Oahu: Expect swell arrival on Wed (7/12) at 2.0 ft @ 16 secs early (3.0 ft) with period dropping to 15 secs later in the day. Swell fading Thurs (7/13) from 1.9 ft @ 14 secs (2.5 ft) early. Dribbles on Fri (7/14) fading from 1.3 ft @ 12-13 secs early (1.5 ft). Swell Direction: 195 degrees

 

South Pacific Animations: Jetstream - Surface Pressure/Wind - Sea Height - Surf Height

 

QuikCAST's

 

LONG-TERM FORECAST
Marine weather and forecast conditions 3-10 days into the future

North Pacific

Beyond 72 hours no swell producing weather systems of interest are forecast.

 

South Pacific

Beyond 72 hours no swell producing weather systems of interest are forecast.

 

MJO/ENSO Forecast

 

El Nino Stalled - Inactive MJO In-Place
Kelvin Wave #4 Is Erupting - Kelvin Wave #5 Developing in the West - Active MJO #6 Done Likely Producing Another Kelvin Wave
NINO3.4 In El Nino Territory and Holding Steady in Coverage

1 Kelvin Wave traversed the Pacific in Dec '22 with a 2nd in Jan-Feb and a 3rd and 4th in March-April and a 5th developing now. And Westerly Winds from MJO #6 likely have produced another Kelvin Wave. But the MJO has stalled now. Sea Surface Temperatures are stable but not warming or expanding. And the SOI is giving up ground. The MJO machine has faltered and the atmosphere is showing no signs of becoming coupled with the ocean.

MJO/ENSO Discussion
The Madden Julian Oscillation (MJO) is a periodic weather cycle that tracks east along the equator circumnavigating the globe. It is characterized in it's Inactive Phase by enhanced trade winds and dry weather over the part of the equator it is in control of, and in it's Active Phase by slackening if not an outright reversing trade winds while enhancing precipitation. The oscillation occurs in roughly 20-30 day cycles (Inactive for 20-30 days, then Active for 20-30 days) over any single location on the planet, though most noticeable in the Pacific. During the Active Phase in the Pacific the MJO tends to support the formation of stronger and longer lasting gales resulting in enhanced potential for the formation of swell producing storms. Prolonged and consecutive Active MJO Phases in the Pacific help support the formation of El Nino. During the Inactive Phase the jet stream tends to split resulting in high pressure and less potential for swell producing storm development. Wind anomalies in the Kelvin Wave Generation Area (KWGA) are key for understanding what Phase the MJO is in over the Pacific. The KWGA is located on the equator from 135E-170W and 5 degs north and south (or on the equator from New Guinea east to the dateline). West wind anomalies in the KWGA suggest the Active Phase of the MJO in the Pacific, and east anomalies suggests the Inactive Phase. In turn the Active Phase strengthens and the Inactive Phase weakens the jetstream, which in turn enhances or dampens storm production respectively in the Pacific.And the El Nino/La Nino cycle (collectively know as ENSO - El Nino Southern Oscillation) is a less frequent (about once every 7 years) but more impactful cycle that affects world wide weather. Specifically, strong El Nino events promote storm production in the Pacific while La Nina events suppress storm production. These therefore have a significant impact on the production of swell and surf. The paragraphs below analyze the state of the MJO and ENSO in the Pacific and provide forecasts for upcoming activity (or inactivity depending on the state and interaction of these two oscillations).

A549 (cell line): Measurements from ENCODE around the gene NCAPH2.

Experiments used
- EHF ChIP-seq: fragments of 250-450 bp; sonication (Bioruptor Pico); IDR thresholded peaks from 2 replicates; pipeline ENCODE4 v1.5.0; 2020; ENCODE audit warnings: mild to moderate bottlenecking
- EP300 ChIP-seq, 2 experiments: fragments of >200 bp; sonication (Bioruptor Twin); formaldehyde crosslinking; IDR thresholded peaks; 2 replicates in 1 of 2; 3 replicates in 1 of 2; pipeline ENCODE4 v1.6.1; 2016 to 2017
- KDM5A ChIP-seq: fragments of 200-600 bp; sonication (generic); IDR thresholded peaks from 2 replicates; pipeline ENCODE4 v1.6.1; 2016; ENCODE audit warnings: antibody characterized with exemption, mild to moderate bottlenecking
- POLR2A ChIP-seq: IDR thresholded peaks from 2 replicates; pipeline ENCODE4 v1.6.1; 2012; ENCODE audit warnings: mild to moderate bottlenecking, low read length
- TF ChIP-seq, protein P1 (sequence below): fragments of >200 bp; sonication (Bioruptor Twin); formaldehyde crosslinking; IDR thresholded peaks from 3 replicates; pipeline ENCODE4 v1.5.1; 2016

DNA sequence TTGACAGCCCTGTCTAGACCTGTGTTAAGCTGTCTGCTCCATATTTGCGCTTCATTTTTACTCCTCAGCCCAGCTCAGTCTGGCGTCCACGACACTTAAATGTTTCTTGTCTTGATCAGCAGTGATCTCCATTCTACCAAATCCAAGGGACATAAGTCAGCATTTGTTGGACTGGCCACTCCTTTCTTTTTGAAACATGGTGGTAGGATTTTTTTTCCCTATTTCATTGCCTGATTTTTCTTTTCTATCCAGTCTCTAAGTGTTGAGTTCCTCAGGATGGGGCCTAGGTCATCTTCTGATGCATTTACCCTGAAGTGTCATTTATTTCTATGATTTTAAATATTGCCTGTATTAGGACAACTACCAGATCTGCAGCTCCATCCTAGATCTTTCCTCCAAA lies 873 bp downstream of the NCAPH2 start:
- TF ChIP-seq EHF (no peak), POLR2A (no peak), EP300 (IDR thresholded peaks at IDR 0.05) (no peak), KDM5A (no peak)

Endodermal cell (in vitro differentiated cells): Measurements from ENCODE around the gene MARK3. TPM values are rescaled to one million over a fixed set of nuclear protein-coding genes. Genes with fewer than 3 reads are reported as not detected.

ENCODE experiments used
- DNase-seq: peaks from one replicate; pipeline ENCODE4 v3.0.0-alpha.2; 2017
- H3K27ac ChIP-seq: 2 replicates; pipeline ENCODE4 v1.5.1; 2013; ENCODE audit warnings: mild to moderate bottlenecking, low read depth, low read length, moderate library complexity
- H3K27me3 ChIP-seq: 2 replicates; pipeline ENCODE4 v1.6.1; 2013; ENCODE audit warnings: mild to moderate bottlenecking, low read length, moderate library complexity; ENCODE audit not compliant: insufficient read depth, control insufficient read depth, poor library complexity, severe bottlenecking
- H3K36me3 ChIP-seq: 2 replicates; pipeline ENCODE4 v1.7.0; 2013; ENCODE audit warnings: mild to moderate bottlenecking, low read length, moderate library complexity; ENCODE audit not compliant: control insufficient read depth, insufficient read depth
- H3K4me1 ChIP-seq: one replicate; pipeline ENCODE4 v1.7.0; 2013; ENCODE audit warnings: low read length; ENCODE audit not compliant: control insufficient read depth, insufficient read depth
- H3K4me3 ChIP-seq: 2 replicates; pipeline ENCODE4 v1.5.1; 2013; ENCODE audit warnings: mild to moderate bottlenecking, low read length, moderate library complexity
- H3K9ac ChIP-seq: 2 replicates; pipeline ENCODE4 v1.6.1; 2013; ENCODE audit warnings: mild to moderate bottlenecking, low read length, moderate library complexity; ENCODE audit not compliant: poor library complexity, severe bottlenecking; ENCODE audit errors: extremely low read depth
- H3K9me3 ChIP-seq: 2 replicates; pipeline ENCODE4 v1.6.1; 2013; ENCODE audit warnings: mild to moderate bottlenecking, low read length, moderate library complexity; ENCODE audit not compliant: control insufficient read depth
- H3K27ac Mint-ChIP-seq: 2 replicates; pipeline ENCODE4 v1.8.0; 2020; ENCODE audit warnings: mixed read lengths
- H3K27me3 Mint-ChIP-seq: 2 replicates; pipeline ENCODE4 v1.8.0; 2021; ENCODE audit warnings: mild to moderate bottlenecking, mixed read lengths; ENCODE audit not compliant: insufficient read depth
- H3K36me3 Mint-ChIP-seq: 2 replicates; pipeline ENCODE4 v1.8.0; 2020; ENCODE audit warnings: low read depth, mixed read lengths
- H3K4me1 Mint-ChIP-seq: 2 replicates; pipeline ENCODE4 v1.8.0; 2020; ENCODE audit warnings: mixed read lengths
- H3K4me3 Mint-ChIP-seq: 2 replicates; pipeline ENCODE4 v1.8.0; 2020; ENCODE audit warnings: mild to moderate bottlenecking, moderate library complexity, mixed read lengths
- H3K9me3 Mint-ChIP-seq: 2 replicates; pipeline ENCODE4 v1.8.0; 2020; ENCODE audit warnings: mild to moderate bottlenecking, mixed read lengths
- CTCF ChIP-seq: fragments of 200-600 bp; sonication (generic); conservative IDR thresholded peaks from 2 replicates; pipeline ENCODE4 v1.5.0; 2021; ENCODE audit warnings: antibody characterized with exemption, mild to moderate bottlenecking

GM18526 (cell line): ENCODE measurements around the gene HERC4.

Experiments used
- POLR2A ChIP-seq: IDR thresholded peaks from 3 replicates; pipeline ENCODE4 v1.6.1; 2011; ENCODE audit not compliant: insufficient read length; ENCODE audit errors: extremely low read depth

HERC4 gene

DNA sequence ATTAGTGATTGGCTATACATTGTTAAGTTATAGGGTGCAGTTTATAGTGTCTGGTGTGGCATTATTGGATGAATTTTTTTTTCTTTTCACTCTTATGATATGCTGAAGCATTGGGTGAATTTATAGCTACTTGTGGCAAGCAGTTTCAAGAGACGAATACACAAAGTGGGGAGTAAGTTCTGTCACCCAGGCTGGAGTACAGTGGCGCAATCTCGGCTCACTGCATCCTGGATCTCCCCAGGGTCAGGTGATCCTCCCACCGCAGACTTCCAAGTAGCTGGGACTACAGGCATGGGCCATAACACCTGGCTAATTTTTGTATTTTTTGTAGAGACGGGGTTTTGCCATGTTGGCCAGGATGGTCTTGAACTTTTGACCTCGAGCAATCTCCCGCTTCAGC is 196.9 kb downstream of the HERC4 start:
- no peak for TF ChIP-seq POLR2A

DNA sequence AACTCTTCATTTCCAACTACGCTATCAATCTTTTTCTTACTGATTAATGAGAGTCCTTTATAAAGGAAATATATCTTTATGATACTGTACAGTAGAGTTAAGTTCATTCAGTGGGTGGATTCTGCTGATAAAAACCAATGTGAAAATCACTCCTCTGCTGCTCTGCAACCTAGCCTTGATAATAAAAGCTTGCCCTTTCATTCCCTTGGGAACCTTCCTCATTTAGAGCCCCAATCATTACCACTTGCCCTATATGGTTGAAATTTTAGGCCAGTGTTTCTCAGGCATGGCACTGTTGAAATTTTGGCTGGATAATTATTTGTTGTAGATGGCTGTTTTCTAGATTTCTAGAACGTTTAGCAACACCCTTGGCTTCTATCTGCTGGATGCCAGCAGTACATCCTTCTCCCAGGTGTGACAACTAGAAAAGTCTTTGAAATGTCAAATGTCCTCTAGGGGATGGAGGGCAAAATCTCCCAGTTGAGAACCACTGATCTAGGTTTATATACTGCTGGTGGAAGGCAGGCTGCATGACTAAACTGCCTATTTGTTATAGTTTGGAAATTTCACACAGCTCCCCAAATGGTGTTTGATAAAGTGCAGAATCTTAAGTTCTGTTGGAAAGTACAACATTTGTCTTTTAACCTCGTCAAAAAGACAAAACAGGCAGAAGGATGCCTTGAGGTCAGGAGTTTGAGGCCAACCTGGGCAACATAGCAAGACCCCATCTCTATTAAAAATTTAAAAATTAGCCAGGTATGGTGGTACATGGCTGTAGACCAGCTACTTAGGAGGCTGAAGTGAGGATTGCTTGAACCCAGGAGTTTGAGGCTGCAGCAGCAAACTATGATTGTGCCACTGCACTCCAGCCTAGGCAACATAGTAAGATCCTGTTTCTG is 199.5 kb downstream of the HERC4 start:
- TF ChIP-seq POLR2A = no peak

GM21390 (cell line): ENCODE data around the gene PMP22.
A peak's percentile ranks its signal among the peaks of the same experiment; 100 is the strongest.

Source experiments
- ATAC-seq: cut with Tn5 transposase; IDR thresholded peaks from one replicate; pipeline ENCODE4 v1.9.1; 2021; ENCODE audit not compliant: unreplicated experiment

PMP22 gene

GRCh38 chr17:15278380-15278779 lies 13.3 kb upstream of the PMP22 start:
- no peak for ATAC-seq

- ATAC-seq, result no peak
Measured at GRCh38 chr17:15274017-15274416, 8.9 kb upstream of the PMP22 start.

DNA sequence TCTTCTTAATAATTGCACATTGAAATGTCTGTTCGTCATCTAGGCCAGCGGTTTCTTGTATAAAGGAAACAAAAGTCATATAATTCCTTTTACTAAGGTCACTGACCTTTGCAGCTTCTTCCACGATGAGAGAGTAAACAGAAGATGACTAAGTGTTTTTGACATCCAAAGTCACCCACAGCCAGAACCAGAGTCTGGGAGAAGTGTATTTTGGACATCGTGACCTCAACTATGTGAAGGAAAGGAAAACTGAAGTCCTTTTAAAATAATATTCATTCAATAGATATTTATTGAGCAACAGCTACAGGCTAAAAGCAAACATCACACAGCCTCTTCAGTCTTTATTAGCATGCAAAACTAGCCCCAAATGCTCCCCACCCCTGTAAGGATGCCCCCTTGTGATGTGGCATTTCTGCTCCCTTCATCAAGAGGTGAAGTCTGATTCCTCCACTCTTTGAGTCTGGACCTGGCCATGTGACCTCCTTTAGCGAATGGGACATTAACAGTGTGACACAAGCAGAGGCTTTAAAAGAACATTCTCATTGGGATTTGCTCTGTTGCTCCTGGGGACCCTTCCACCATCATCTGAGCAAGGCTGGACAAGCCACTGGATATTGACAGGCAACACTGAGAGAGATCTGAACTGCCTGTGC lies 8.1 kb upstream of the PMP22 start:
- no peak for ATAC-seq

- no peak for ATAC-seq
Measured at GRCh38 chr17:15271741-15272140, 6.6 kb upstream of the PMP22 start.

Overview: In 2019 warm equatorial waters were fading, and by August a tongue of cool water was tracking west on the equator from Ecuador over the Galapagos reaching to a point nearly south of Hawaii. A bit of a recovery tried to occur during Fall of 2019, with weak warm water building in the Nino 1.2 region, but cool water held in a pool off Peru. By April 2020 a cool pool was starting to build, forming a well defined cool tongue that evolved into La Nina, with it fully developing through July 2020. That basically continued until late Fall 2022 when trades started fading and by early 2023 multiple Kelvin Waves were in flight with significant warming developing over the East Equatorial Pacific. La Nina was dead on 3/18/2023 with El Nino apparently developing.

LONG-RANGE PACIFIC STORM AND SWELL GENERATION POTENTIAL FORECAST
Summer 2023 = 3.7 (California & Hawaii)
Rating based on a 1-10 scale: 1 being the lowest (small and infrequent surf conditions), 5 being normal/average, and 10 being extraordinary (frequent events of large, long period swells)

Rationale: A 3 year La Nina started fading in Jan 2023 and was gone by April. 3 Active MJO's produced 3 Kelvin Waves with the 3rd in that series poised to start erupting off Ecuador now (May 2023). The CFS model is predicting steady west anomalies from here forward and the leading edge of the low pressure bias on the dateline and forecast to nearly fill the Pacific during June. We are in a state of transition from ENSO neutral to El Nino during the summer of 2023. As a result we will be moving from a period of reduced number of storm days and storm intensity during the early part of Summer towards a period of enhanced storm production starting Late July and beyond, getting fairly intense come Fall. This should result in a slightly below normal level of swells, with swells being below normal duration and period over early Summer. But by late July 2023, the number of storm days, intensity and duration of those storms should start improving as El Nino starts getting a solid footprint on the atmosphere. The net result is we're currently thinking a near normal number of swells with normal size and duration is to result, but all focused sometime after late July 2023. The swell pattern will be normal to somewhat below normal before July and above normal after July 23. And By Sept, the El Nino footprint should be solid. Of course this is all highly speculative at this early and based mostly on the CFS model and it's projection of a building ENSO footprint getting solid by Sept.